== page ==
Will the current situation in Ukraine and the growing inflation rate trigger amendments to public procurement contracts?

The war in Ukraine is having a huge impact on numerous areas of our lives, private, professional and public ones. Entrepreneurs have already noticed a significant increase in the prices of products, fuels and other raw materials necessary for their businesses. In addition, entrepreneurs employing Ukrainian workers have got into a difficult situation overnight, due to the sudden loss of these workers. Indeed, most of the Ukrainian men employed by Polish entrepreneurs have returned to Ukraine to defend their country.

The significant rise in prices, the disruptions in raw material supply chains and the ever-increasing inflation rate may generate further problems, for example, those related to mutual settlements and keeping the deadlines of concluded contracts, in particular public procurement contracts. These types of contracts specify rigid frameworks for performance by contractors, and a failure to meet the deadline for performance of a public procurement contract often results in the imposition of severe contractual penalties by contracting authorities. The same applies to remunerations of contractors, who, at the time of setting the price for their tenders, did not take into account the possibility of such a dramatic change in the de facto global situation.


When can a public procurement contract be amended?

The Public Procurement Law provides for the possibility of amending contracts. The relevant regulation is contained in Article 455 of the Public Procurement Law (“PPL”), which lists the circumstances in which an amendment to the contract is permissible and does not require holding a new contract award procedure.

The parties to public procurement contracts can amend their contracts based on the review clauses, as indicated by Article 455.1.1 of the PPL. This provision assumes that the content of a public procurement contract may be amended based on clear, precise and unambiguous contractual provisions, provided for in the procurement notice or in the contract documents. The type and scope of the amendments, as well as the conditions for introducing them in the contract, must be specified. It should be borne in mind, however, that the provisions regarding the rules for introducing price changes must not provide for amendments which would modify the general nature of the contract.

However, in the current situation, Article 455.1.4 of the PPL is gaining particular importance. It provides for the possibility to amend contracts due to circumstances that the contracting authority, acting with due diligence, could not have predicted, provided that the amendment does not modify the general nature of the contract, and the price increase caused by each subsequent amendment does not exceed 50% of the value of the original contract.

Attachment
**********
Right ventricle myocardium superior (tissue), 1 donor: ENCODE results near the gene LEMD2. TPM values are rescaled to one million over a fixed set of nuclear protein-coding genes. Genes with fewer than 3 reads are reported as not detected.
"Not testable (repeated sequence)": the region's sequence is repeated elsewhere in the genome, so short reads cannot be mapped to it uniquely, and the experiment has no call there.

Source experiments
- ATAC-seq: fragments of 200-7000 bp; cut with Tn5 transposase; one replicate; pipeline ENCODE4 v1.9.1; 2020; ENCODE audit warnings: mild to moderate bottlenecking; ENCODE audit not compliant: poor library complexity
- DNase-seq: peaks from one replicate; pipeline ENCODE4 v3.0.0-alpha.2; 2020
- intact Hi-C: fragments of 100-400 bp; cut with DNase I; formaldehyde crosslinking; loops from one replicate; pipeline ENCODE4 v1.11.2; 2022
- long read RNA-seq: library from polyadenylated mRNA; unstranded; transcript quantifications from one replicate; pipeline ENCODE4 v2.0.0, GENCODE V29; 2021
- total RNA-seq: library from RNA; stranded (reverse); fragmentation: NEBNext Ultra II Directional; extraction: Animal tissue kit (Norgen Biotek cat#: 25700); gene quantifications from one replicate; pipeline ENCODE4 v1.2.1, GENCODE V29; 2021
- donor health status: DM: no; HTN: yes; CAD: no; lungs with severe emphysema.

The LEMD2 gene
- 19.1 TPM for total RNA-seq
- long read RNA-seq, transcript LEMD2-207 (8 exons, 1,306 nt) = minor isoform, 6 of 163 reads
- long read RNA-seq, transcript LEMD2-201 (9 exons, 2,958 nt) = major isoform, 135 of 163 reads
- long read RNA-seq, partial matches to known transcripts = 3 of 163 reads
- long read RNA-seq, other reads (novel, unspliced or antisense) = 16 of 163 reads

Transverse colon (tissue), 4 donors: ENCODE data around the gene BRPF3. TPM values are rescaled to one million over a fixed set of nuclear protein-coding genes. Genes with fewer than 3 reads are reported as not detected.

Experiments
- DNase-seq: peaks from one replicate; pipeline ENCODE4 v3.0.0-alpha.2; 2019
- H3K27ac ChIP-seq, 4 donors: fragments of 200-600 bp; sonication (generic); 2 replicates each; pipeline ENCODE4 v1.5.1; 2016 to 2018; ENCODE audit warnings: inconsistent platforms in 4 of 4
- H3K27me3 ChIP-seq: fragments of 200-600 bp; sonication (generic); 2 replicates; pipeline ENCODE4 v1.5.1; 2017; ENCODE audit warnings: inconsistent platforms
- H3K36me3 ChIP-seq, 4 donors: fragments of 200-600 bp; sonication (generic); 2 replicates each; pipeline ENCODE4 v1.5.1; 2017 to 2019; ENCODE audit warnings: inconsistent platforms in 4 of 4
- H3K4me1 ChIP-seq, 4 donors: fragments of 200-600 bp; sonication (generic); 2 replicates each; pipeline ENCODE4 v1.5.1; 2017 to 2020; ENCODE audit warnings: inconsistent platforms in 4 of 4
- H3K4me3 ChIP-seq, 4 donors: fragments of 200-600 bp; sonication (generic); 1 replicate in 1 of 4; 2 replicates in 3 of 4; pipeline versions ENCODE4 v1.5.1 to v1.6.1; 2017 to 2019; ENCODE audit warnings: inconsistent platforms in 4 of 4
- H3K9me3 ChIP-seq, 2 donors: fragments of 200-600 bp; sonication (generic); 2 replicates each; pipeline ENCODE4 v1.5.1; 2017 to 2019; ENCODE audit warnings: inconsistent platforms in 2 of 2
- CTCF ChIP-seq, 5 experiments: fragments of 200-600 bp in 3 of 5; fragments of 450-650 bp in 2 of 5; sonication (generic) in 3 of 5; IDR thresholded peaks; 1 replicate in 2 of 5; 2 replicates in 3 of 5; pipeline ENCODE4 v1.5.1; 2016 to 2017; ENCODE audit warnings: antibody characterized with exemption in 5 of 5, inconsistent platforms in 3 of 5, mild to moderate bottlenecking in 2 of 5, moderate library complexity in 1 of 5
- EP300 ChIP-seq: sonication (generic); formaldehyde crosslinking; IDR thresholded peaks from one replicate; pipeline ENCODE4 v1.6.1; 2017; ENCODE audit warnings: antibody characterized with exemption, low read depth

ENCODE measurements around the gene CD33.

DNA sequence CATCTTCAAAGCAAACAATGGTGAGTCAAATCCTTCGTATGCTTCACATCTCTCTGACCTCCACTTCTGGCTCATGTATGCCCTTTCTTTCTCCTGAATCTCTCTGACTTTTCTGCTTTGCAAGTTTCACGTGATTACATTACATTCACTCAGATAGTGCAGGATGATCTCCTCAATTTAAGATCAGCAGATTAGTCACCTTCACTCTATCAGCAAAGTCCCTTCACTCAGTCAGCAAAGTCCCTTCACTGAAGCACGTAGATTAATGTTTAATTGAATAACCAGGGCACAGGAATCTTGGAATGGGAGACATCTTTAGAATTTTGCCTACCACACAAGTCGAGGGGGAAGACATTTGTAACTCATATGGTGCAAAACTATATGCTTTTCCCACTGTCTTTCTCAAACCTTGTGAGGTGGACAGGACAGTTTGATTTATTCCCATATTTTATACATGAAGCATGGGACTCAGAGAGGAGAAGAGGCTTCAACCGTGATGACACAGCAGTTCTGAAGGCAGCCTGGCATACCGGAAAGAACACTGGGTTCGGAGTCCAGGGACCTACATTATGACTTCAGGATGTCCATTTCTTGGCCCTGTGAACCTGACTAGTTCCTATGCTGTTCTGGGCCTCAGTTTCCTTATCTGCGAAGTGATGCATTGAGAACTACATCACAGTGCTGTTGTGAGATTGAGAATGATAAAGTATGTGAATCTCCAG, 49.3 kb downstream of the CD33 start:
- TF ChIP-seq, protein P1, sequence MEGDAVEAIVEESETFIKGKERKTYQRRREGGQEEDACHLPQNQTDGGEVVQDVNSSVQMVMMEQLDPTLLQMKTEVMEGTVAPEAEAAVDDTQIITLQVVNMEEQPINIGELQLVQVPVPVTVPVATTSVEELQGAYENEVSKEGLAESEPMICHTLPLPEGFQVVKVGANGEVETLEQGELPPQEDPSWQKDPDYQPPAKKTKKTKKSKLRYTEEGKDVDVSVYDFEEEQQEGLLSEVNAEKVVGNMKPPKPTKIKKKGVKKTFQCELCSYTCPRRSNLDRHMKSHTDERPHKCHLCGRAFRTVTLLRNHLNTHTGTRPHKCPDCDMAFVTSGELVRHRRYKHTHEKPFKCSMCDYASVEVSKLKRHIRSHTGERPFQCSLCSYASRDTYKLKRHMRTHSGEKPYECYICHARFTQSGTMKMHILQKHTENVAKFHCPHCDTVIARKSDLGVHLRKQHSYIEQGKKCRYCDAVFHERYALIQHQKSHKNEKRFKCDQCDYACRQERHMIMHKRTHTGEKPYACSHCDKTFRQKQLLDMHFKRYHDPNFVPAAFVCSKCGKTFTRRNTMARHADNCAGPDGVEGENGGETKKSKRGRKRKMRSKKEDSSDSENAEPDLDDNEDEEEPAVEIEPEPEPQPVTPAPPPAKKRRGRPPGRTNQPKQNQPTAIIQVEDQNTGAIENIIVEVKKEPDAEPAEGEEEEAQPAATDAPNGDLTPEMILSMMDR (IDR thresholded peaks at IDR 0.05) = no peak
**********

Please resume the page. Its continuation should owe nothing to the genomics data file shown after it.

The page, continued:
For example, in order to justify the need to amend a part of the contract that concerns remuneration with a sudden increase in fuel prices following the outbreak of the war in Ukraine, it must be proved that the increase in the price of fuel, which constitutes one of the main costs of contract performance, was caused by circumstances that the contracting authority, acting with due diligence, could not have predicted. The outbreak of the war in Ukraine and the high inflation rate, both of which resulted in a sudden significant increase in fuel prices, could be regarded as such circumstances.


Substantial amendment to a public procurement contract

When introducing amendments to a public procurement contract, one should bear in mind the content of Article 454 of the Public Procurement Law, which introduces the requirement to conduct a new contract award procedure in the event of a substantial amendment to the contract.

Section 2 of the above-mentioned provision indicates what kinds of amendments should be regarded as substantial. Thus, “an amendment to a contract is substantial, if it changes significantly the nature of the contract in relation to the original contract, in particular if the amendment:

  • introduces conditions which, had they been applied in the contract award procedure, would or could have attracted other contractors, or would have resulted in the acceptance of different tenders;
  • disturbs the economic balance of the parties to the contract in favour of the contractor, in a way that is not provided for in the original contract;
  • significantly extends or reduces the scope of benefits and obligations resulting from the contract;
  • consists in replacing the contractor to whom the contract has been awarded with a new contractor, in cases other than those indicated in Article 455.1.2.”

We may expect that in the near future contractors will start appealing to contracting authorities to introduce relevant amendments to public procurement contracts, and the contracting authorities’ task will be to precisely analyse the possibilities and grounds for introducing amendments to the contracts, in accordance with the Public Procurement Law.

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